How Turbo Gets Things Done
This blog post is coming hot off the Mac simple word processing app, WriteRoom, NOT my recently rediscovered Royal manual typewriter.
I decided this blog post would just have to go down burning some carbon.
I wanted to continue my theme of “getting s— done” by writing a little bit about my own approach to putting David Allen’s “Getting Things Done” methodology into actual practice, both by elaborating a little about my own approach and mentioning the tools I use.
Over the past couple of years, I’ve been a faithful subscriber to the cloud-based taskmaster, “Remember the Milk.”
Though I can absolutely recommend RTM, I’m making some changes for 2013, and have done a little migrating.
My primary replacement tool(s) are a combination of the following:
3) Thinking Rock
Allow me to explain.
Nothing beats tying (most) everything back to the cloud, and Gmail’s calendar feature is as good as they come for “remembering” specific tasks (via their “Reminder” function, tied to the Google calendar).
But in the spirit of exploration, I moved from RTM to Todoist (purchasing a year-long subscription for about $30 U.S.) because I liked the simple project structure and user interface (and, the fact that they support just about every computing and mobile device I have!).
And, because I can tie it to my Gmail inbox and calendar, I get daily emails reminding me of what my latest “to do’s” are.
But, with all that said, I still didn’t feel Todoist had the GTD structure I was looking for, especially when it came to breaking down individual projects/tasks.
So, I’ve revived my use of “Thinking Rock,” software from an Australian software provider, as it provides a much more structured interface and database for GTD management, IMHO.
Though I’ve not yet paid for the “full” version ($39 for a license that covers all future upgrades and support), I suspect it’s only a matter of time.
You can see a screenshot from my current “project” list in the embedded graphic above.
I like ThinkingRock’s literal embrace of the GTD approach, and find that when it comes time to really spending time to sit and break down tasks for a project or future actions, it provides the kind of easy-to-input-and-use interface I was looking for.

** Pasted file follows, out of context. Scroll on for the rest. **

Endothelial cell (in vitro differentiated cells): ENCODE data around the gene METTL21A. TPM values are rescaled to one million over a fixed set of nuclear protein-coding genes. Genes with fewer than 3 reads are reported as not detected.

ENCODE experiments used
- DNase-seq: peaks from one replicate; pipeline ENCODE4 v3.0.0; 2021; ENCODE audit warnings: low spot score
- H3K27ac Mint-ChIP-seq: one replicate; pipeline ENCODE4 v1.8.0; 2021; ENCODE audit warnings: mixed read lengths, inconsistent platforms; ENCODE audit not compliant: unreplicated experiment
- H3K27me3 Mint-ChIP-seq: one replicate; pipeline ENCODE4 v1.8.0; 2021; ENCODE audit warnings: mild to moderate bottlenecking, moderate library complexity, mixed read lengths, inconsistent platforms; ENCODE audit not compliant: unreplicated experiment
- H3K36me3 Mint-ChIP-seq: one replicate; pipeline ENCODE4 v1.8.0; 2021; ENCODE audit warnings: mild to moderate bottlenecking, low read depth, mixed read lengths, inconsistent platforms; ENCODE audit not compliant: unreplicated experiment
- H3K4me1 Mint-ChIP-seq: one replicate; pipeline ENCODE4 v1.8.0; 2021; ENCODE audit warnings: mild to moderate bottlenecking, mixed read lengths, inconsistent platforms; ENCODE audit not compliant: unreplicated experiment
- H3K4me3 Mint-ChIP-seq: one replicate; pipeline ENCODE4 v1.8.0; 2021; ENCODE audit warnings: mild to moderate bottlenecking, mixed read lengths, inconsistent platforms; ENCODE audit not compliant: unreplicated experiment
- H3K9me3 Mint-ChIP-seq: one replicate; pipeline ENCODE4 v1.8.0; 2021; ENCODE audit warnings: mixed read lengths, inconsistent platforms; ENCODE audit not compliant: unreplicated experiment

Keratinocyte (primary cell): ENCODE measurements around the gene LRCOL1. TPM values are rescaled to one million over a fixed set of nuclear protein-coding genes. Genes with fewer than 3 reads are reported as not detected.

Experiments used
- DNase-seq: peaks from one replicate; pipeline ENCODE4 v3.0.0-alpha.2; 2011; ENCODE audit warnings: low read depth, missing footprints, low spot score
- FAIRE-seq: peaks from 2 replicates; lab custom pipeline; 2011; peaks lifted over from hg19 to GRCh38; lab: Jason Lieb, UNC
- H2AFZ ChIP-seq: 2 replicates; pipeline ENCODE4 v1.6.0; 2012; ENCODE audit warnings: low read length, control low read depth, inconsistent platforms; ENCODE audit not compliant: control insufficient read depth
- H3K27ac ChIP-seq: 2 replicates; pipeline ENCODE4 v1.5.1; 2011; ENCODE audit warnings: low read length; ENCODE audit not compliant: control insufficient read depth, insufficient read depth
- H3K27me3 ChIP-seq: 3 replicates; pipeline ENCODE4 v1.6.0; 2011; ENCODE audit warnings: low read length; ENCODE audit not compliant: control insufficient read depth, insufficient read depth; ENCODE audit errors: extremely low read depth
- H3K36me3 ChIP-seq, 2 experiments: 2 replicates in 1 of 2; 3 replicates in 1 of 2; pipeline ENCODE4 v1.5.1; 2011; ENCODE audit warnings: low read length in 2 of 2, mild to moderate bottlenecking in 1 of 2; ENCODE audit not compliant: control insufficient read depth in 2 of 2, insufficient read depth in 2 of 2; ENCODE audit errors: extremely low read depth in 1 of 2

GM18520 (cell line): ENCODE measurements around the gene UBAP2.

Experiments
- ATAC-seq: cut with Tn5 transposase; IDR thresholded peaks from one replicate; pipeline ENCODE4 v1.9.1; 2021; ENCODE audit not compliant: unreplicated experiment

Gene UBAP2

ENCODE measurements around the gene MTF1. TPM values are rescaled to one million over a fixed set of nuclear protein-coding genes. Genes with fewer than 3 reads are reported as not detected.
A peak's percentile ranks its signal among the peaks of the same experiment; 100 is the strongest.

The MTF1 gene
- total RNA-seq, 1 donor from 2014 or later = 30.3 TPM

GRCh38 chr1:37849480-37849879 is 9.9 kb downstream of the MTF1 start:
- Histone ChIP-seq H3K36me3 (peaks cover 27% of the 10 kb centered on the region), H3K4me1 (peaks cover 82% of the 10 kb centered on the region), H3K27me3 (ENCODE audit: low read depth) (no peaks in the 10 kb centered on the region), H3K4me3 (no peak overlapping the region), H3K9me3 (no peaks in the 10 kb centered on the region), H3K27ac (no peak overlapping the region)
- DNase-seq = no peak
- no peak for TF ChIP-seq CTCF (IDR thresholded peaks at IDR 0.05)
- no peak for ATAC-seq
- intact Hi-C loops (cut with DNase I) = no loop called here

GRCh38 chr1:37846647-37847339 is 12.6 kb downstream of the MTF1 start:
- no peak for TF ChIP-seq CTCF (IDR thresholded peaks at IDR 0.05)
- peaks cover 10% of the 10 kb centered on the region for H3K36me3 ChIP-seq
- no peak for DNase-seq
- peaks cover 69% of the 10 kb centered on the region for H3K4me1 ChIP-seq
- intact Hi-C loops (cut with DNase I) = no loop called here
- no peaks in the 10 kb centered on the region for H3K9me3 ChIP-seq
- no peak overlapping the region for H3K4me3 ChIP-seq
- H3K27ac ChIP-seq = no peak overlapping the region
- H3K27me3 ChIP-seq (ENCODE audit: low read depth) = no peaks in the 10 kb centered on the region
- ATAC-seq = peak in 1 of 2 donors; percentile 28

You can read some of the reviews here, so apparently I’m not the only one of this opinion.
So how do I make them all work together?
It’s actually pretty simple. Whenever I have a new project or action, I use the “Collect Thoughts” feature in Thinking Rock to start the input.
Then, in the project view, as I start to determine specific actions, when I have one with a specific date attached, I input that into Todoist (a minor bit of duplication that I don’t mind), which is then tied to a specific date.
That way, whenever the due date is up, I’m reminded on either that day, or, if I planned ahead giving myself a buffer, in advance of the final due date.
I generally know which actions need to have reminders on the actual due date versus those that have need for a buffer, and this way, I get automated emails from Todoist each and every morning listing the outstanding “to do’s.”
I also sometimes use Google Calendar to have reminders sent for very specific time-gated concerns (doctor’s appointments, concerts, lunch with friends, etc.).
Mind you, this combination is a recent phenomenon, but so far, it’s working well for me. So long as I keep up my daily and weekly reviews (which are instrumental to a successful GTD strategy), I have a feeling I could be well on my way to a very productive 2013!
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